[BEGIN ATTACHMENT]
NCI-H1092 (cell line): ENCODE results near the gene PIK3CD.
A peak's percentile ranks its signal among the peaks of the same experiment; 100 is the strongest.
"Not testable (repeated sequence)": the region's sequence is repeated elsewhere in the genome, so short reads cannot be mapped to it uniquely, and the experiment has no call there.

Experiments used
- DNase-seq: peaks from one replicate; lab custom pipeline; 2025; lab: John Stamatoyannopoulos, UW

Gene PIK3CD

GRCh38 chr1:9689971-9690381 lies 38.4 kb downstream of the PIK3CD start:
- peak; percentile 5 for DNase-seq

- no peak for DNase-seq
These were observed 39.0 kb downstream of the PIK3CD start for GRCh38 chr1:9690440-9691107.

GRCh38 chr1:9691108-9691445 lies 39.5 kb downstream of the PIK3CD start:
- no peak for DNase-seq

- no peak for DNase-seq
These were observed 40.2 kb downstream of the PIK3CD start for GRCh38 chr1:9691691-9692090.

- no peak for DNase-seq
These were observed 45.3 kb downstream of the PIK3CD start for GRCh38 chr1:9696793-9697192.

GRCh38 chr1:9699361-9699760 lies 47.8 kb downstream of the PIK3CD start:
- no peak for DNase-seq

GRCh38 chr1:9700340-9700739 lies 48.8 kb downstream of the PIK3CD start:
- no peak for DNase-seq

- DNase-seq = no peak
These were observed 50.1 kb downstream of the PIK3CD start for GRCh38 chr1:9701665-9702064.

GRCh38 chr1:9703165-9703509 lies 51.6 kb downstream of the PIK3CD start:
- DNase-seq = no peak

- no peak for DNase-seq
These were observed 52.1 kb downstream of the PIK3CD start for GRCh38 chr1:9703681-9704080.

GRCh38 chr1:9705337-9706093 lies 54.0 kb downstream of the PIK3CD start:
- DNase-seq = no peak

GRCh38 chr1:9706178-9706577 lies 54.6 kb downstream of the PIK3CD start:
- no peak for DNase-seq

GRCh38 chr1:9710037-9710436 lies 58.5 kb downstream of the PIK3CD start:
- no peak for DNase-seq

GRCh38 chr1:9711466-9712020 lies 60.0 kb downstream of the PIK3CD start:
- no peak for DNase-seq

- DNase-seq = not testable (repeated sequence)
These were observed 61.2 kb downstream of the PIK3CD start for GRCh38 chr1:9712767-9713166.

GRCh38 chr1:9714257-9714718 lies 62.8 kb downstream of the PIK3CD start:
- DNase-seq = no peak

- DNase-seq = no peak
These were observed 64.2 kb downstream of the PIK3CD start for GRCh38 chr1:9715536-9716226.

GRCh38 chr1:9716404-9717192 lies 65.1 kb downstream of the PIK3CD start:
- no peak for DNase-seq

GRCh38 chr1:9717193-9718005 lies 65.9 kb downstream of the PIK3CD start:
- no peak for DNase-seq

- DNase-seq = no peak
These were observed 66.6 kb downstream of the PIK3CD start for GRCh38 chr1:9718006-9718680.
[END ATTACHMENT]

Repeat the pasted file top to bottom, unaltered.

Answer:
NCI-H1092 (cell line): ENCODE results near the gene PIK3CD.
A peak's percentile ranks its signal among the peaks of the same experiment; 100 is the strongest.
"Not testable (repeated sequence)": the region's sequence is repeated elsewhere in the genome, so short reads cannot be mapped to it uniquely, and the experiment has no call there.

Experiments used
- DNase-seq: peaks from one replicate; lab custom pipeline; 2025; lab: John Stamatoyannopoulos, UW

Gene PIK3CD

GRCh38 chr1:9689971-9690381 lies 38.4 kb downstream of the PIK3CD start:
- peak; percentile 5 for DNase-seq

- no peak for DNase-seq
These were observed 39.0 kb downstream of the PIK3CD start for GRCh38 chr1:9690440-9691107.

GRCh38 chr1:9691108-9691445 lies 39.5 kb downstream of the PIK3CD start:
- no peak for DNase-seq

- no peak for DNase-seq
These were observed 40.2 kb downstream of the PIK3CD start for GRCh38 chr1:9691691-9692090.

- no peak for DNase-seq
These were observed 45.3 kb downstream of the PIK3CD start for GRCh38 chr1:9696793-9697192.

GRCh38 chr1:9699361-9699760 lies 47.8 kb downstream of the PIK3CD start:
- no peak for DNase-seq

GRCh38 chr1:9700340-9700739 lies 48.8 kb downstream of the PIK3CD start:
- no peak for DNase-seq

- DNase-seq = no peak
These were observed 50.1 kb downstream of the PIK3CD start for GRCh38 chr1:9701665-9702064.

GRCh38 chr1:9703165-9703509 lies 51.6 kb downstream of the PIK3CD start:
- DNase-seq = no peak

- no peak for DNase-seq
These were observed 52.1 kb downstream of the PIK3CD start for GRCh38 chr1:9703681-9704080.

GRCh38 chr1:9705337-9706093 lies 54.0 kb downstream of the PIK3CD start:
- DNase-seq = no peak

GRCh38 chr1:9706178-9706577 lies 54.6 kb downstream of the PIK3CD start:
- no peak for DNase-seq

GRCh38 chr1:9710037-9710436 lies 58.5 kb downstream of the PIK3CD start:
- no peak for DNase-seq

GRCh38 chr1:9711466-9712020 lies 60.0 kb downstream of the PIK3CD start:
- no peak for DNase-seq

- DNase-seq = not testable (repeated sequence)
These were observed 61.2 kb downstream of the PIK3CD start for GRCh38 chr1:9712767-9713166.

GRCh38 chr1:9714257-9714718 lies 62.8 kb downstream of the PIK3CD start:
- DNase-seq = no peak

- DNase-seq = no peak
These were observed 64.2 kb downstream of the PIK3CD start for GRCh38 chr1:9715536-9716226.

GRCh38 chr1:9716404-9717192 lies 65.1 kb downstream of the PIK3CD start:
- no peak for DNase-seq

GRCh38 chr1:9717193-9718005 lies 65.9 kb downstream of the PIK3CD start:
- no peak for DNase-seq

- DNase-seq = no peak
These were observed 66.6 kb downstream of the PIK3CD start for GRCh38 chr1:9718006-9718680.